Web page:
Midweek Mini Reviews #29

This Midweek Mini Reviews post features two new YA titles.

Once Upon an Eid: Stories of Hope and Joy by 15 Muslim Voices
Once Upon an Eid is an anthology of short stories that take place around or during Eid, a religious festival celebrated by Muslims worldwide that marks the end of the holy month of Ramadan. As a non-Muslim person, I was intrigued by this book because I am familiar with some of the authors who have stories in this collection including S.K. Ali who is one of the editors. Like any holiday anthology the 15 stories are all heartwarming, fun and joyful in their own way. Two of my favourites were Like Chest Armor and Huda Al-Marashi’s Not Only an Only. The former was an adorable story about a girl’s first time wearing a hijab with touching upon other things like crushes and fandom in middle school, while the latter was a story about female friendship that I anyone who has been a minority in their school could relate to. I also enjoyed Asmaa Hussein’s Kareem Means Generous because it gave me a warm, fuzzy feeling and I liked that it is set in Toronto, Canada. As Once Upon an Eid is geared towards middle grade and not YA, I’m far from the target audience for this short story collection. However, even I can tell after reading all the stories that Once Upon an Eid is a special book and I love getting a glimpse at how different cultures celebrate Eid. With the countless number of Christmas books out there, it’s nice that Muslims kids are able to have another collection of stories that they could personally relate to.

My Summer of Love and Misfortune by Lindsay Wong
Pitched as Crazy Rich Asians meets Love & Gelato, I really wanted to like My Summer of Love and Misfortune. But it took way too long to get into it, and while I could appreciate the character development and growth I couldn’t completely buy into Iris’s “transformation”. While it doesn’t necessarily mean this is a bad thing, in the case of My Summer of Love and Misfortune the uneven pacing along with all the drama in the book gave me whiplash. In spite of that, I didn’t hate Iris, in fact I couldn’t help but feel bad for her because she really is clueless and while she is shallow she truly believes she has good intentions. Also despite being an annoying character, I was still rooting for her to finally stand up for herself against those who did not treat her well. The writing in this book was strong, along with all the juicy family drama redeemed this book for me just a bit. My favourite parts were seeing the Wang family reunited and seeing Iris and her cousin Ruby come together and realize they actually make a great team. It’s unfortunate, but My Summer of Love and Misfortune was not the fun and light summer read that I had hoped it would be.

 

 

 

Regardless of how this book came into my possession, the above reviews consists of my honest opinion of the book and my opinion only.

Midweek Mini Reviews #23

This Midweek Mini Reviews post features two books for kids, just in time for the TD Canadian Children’s Book Week!

Sakura’s Cherry Blossoms written by Robert Paul Weston & illustrated by Misa Saburi 

I don’t often read and review picture books, but Sakura’s Cherry Blossoms was such an adorable and heartwarming read that I’d thought I share on my blog. Written by Robert Paul Weston and gorgeously illustrated by Miso Saburi, this book follows a little girl named Sakura whose family has to move from Japan to the US. This book is perfect for kids, especially those who have moved to a new city or even country as it perfectly captures the difficulties that kids may face as well it shows the importance of good friends and how strong family bonds will always be there even when you are not physically near each other. Sakura’s Cherry Blossoms manages to stay light-hearted for kids while touching on topics like fitting in, bullying, homesickness and illness. I also loved how it shows that as a new kid even if you have just one friend, if they’re a good one it will make all the difference. Despite not being a kid, I really did enjoy both the story and the illustrations. And I think even adult readers would be able to appreciate the charm of Sakura’s Cherry Blossoms especially if they’re fans of seeing cherry blossoms in the spring.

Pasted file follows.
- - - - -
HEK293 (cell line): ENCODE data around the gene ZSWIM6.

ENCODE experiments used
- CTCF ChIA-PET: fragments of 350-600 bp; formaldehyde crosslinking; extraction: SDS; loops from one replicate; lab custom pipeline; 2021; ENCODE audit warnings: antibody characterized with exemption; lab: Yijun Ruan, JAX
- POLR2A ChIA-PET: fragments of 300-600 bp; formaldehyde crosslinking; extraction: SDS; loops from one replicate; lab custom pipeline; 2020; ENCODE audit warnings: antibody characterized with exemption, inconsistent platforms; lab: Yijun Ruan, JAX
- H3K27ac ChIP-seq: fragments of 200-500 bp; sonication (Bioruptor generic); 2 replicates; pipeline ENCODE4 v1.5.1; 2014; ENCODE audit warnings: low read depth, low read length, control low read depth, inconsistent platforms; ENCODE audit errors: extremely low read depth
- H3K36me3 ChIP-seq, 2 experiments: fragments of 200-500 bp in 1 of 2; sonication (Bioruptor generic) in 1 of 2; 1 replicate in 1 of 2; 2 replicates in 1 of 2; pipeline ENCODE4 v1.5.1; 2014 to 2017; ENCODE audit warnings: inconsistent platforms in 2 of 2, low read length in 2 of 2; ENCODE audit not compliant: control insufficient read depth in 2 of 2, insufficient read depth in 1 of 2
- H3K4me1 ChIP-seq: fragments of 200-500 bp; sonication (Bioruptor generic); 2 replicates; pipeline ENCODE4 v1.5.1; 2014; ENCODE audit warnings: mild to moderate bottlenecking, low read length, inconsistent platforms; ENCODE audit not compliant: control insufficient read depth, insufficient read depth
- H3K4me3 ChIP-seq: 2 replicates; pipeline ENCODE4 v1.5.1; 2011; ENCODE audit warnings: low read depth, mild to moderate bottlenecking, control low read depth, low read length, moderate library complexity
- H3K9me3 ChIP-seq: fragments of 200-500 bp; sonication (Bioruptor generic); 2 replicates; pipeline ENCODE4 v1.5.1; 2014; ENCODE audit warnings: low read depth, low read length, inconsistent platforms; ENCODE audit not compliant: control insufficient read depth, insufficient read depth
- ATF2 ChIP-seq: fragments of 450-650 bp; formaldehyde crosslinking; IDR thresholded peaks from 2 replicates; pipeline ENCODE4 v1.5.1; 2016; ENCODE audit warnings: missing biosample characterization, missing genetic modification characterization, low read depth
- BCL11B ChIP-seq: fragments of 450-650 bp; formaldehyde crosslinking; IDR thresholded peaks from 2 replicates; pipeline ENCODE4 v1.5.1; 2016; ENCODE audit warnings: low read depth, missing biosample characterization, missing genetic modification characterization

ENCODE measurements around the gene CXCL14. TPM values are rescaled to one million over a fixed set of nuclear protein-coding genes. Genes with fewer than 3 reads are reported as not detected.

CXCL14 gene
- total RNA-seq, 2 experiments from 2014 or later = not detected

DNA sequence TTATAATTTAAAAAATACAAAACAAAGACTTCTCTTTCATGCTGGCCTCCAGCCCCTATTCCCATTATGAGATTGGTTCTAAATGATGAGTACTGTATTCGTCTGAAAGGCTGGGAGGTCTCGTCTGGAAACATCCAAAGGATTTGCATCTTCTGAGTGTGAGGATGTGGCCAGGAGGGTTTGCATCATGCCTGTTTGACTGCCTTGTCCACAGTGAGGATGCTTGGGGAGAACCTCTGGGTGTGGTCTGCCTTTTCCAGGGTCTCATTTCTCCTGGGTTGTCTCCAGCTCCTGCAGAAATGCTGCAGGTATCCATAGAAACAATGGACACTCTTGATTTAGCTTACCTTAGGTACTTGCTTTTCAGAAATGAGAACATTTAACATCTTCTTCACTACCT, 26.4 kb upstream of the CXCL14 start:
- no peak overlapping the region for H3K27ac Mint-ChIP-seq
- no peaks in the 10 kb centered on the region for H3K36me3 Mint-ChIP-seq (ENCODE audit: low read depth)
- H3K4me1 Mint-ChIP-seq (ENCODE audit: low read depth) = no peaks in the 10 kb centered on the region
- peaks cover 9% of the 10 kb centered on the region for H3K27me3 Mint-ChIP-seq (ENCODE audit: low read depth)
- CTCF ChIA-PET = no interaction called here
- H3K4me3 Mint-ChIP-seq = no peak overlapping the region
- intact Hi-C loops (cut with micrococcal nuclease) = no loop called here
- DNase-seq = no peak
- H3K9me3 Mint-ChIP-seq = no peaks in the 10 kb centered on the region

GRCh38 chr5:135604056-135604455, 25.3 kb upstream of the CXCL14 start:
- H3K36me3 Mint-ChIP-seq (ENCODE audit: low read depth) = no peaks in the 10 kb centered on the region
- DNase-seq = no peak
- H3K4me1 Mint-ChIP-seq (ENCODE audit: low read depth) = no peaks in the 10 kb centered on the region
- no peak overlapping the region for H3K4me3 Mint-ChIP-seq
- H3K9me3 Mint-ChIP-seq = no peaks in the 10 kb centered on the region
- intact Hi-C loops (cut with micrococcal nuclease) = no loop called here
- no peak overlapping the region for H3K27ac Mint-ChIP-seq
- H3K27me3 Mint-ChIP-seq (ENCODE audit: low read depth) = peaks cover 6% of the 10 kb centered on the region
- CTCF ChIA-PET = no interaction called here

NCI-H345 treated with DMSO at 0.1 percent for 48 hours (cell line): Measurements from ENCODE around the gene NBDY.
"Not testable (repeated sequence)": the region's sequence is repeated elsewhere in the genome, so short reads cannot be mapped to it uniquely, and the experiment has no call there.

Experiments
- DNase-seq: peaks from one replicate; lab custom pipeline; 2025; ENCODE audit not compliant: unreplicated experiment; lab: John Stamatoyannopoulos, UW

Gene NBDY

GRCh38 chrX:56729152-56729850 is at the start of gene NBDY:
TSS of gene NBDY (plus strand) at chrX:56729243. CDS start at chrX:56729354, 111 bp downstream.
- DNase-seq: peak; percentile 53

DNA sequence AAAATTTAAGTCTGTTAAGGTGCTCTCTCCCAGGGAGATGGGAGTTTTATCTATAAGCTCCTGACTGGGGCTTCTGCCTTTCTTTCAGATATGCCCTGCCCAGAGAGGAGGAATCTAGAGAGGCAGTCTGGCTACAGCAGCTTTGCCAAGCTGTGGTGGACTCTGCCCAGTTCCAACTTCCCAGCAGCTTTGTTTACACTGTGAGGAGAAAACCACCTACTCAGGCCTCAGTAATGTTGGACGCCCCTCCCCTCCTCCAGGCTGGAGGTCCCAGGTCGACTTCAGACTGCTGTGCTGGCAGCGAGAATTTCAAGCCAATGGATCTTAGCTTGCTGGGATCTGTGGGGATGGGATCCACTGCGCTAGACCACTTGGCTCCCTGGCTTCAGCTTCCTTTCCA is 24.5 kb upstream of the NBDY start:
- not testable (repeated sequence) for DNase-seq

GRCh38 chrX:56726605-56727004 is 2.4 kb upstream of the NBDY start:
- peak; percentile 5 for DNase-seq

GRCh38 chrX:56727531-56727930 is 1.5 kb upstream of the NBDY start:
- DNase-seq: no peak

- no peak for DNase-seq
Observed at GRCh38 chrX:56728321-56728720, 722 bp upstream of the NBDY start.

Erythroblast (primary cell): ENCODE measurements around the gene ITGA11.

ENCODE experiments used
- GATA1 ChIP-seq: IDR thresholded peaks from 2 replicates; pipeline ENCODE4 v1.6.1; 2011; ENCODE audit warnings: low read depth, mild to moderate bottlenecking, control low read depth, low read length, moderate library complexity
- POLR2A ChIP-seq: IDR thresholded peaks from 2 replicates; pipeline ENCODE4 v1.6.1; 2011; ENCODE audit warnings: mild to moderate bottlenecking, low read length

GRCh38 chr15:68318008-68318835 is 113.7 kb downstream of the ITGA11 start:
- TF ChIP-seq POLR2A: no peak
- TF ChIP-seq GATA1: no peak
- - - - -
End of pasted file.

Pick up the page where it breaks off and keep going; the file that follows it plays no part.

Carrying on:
Clara Voyant by Rachelle Delaney

Middle Grade books tend to be either a hit or miss for me. For instance, I adore Susin Nielsen’s books but haven’t had much luck with other middle-grade novels. However, Vikki VanSickle at Penguin Random House Canada made a strong case for Rachelle Delaney’s Clara Voyant that I just had to give it a chance. This novel is set Toronto’s Kensington Market, which had me intrigued as it’s a neighbourhood that I’ve recently discovered and fell in love with. I also liked the premise of astrology and psychic abilities. That being said, it took me an incredibly long time to get invested in the characters and plot as it was only near the end when the book started to get interesting for me. What I did appreciate about this novel, however was the wonderful friendship between Clara and Maeve, and how both girls had their own ambitions but still made time for each other. I also thought the twist at the end and the reveal of what happened to the missing mascot to be quite clever. While Clara Voyant certainly had its satisfying and entertaining moments, overall I don’t think this was my cup of tea. I do think that this would make for an excellent read for those in middle grade who are slowly figuring out who they are and who might not feel completely comfortable in their own skin yet.

 

 

 

Regardless of how this book came into my possession, the above reviews consists of my honest opinion of the book and my opinion only.